Parents of the three siblings, whose bodies were identified Thursday, have said witnesses reported they were seized by men dressed in police gear calling themselves "Hercules," a tactical security unit in the violent border city of Matamoros heavily racked by cartel infighting. Nine of the unit's 40 officers are being questioned, Tamaulipas state Attorney General Ismael Quintanilla Acosta said.

It would be the third recent case of alleged abuse and killings by Mexican security forces and the first to involve Americans.

The country already is engulfed in the case of 43 teachers college students missing in southern Guerrero state at the hands of a mayor and police working with a drug cartel. Fifty-six people are under arrest, including dozens of police officers. In June, soldiers killed 22 suspected gang members in Mexico state, then altered the scene and intimidated witnesses to hide the fact that most of the dead were executed after they surrendered, a National Commission on Human Rights report said last week. Three soldiers face murder charges.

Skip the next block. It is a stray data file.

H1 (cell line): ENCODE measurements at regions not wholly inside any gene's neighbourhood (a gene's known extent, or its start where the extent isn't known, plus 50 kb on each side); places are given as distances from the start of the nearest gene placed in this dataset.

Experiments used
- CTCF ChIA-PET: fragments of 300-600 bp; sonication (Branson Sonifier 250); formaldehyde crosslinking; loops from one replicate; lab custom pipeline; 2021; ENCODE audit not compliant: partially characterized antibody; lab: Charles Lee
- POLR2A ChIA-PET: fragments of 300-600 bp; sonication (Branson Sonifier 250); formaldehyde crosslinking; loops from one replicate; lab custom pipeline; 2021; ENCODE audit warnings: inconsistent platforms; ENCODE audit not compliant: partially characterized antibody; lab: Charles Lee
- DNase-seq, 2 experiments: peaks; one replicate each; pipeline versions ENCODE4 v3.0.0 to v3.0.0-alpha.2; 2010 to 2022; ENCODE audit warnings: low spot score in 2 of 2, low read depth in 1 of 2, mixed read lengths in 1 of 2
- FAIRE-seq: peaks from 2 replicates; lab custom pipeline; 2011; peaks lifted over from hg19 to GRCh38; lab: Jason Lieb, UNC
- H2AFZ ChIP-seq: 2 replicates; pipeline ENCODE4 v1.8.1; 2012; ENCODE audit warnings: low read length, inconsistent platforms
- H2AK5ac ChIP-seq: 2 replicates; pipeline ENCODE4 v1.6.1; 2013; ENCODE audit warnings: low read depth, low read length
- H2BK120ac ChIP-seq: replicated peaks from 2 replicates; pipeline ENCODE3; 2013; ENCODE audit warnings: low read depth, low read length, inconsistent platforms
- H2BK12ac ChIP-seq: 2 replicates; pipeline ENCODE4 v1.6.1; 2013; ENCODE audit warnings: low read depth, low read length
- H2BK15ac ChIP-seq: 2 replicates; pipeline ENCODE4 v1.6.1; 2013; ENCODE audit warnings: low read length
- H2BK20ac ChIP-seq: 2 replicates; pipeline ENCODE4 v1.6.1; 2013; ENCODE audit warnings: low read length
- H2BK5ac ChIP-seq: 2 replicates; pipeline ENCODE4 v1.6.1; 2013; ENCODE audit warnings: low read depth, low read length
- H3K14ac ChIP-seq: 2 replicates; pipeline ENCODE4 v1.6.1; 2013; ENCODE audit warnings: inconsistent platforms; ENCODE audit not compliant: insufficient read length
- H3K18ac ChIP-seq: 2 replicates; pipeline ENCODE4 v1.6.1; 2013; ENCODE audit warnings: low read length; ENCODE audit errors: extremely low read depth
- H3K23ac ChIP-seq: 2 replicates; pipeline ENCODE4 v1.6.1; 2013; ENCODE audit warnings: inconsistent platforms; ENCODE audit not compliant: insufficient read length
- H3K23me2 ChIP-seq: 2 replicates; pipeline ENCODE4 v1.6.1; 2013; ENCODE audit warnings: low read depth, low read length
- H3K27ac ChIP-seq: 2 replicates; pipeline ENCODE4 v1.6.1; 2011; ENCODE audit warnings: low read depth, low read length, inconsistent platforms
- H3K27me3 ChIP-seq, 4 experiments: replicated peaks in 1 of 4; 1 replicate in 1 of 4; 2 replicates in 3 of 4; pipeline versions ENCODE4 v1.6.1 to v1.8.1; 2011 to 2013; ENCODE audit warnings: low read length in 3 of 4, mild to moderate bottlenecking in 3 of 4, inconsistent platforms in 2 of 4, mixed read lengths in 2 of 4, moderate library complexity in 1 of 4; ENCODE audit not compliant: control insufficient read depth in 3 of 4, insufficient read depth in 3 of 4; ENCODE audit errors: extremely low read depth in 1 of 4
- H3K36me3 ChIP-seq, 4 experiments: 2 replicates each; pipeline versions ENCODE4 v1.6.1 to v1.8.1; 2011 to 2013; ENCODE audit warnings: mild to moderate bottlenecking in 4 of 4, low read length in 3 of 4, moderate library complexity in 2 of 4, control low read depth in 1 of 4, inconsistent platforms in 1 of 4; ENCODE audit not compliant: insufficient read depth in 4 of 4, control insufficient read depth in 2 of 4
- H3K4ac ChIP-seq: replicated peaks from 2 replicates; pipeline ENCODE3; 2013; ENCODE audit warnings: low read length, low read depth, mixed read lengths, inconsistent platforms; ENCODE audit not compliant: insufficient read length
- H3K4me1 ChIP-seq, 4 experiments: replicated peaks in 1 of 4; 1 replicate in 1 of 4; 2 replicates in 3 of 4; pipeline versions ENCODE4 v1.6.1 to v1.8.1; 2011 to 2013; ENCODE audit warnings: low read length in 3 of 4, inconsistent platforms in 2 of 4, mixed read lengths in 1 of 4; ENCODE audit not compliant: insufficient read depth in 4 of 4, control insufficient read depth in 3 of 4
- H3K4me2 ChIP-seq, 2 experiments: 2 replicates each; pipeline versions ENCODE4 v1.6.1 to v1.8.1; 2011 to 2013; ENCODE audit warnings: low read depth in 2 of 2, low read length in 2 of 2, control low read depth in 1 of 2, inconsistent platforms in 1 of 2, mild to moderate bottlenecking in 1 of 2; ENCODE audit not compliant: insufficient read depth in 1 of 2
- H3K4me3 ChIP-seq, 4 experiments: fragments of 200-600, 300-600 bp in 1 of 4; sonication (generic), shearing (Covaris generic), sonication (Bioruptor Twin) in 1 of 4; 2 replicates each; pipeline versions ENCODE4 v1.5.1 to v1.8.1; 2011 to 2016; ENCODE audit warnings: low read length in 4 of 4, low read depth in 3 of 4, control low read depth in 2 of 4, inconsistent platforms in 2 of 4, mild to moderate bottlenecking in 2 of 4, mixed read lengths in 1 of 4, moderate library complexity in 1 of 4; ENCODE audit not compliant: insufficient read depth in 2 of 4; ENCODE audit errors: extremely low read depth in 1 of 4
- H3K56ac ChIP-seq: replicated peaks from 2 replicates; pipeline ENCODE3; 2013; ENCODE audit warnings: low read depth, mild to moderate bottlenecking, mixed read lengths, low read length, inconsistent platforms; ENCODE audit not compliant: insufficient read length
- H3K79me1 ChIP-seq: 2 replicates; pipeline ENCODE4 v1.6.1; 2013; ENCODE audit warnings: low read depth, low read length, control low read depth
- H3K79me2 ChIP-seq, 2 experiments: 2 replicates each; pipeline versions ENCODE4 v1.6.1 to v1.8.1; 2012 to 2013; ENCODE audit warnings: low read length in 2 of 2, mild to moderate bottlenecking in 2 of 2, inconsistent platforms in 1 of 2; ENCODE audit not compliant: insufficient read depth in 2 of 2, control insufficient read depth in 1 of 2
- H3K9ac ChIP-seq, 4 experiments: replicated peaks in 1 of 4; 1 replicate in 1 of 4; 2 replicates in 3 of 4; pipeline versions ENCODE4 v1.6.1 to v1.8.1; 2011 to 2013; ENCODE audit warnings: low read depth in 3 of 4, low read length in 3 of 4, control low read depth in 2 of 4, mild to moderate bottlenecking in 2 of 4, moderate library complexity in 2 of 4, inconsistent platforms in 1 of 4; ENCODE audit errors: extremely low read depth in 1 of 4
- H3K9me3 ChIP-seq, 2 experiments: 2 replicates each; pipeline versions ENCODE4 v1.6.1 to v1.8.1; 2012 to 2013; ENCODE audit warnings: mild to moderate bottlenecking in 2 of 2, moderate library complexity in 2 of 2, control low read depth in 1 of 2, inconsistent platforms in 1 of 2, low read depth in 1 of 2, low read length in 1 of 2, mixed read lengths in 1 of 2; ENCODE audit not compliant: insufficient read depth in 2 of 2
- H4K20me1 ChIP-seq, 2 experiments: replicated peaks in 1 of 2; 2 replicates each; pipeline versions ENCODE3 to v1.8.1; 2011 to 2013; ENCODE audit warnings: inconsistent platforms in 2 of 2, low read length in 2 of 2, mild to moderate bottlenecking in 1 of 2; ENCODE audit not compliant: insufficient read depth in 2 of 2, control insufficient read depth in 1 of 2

"We will apply the full force of the law and zero tolerance," Tamaulipas Gov. Egidio Torre Cantu said, lamenting the death of the three Americans and a Mexican citizen, even though their identities had yet to be confirmed by DNA.

Presidential spokesman Eduardo Sanchez declined comment when asked about the newest case. The U.S. Embassy said it was aware of the reports but had no information to share "due to privacy considerations."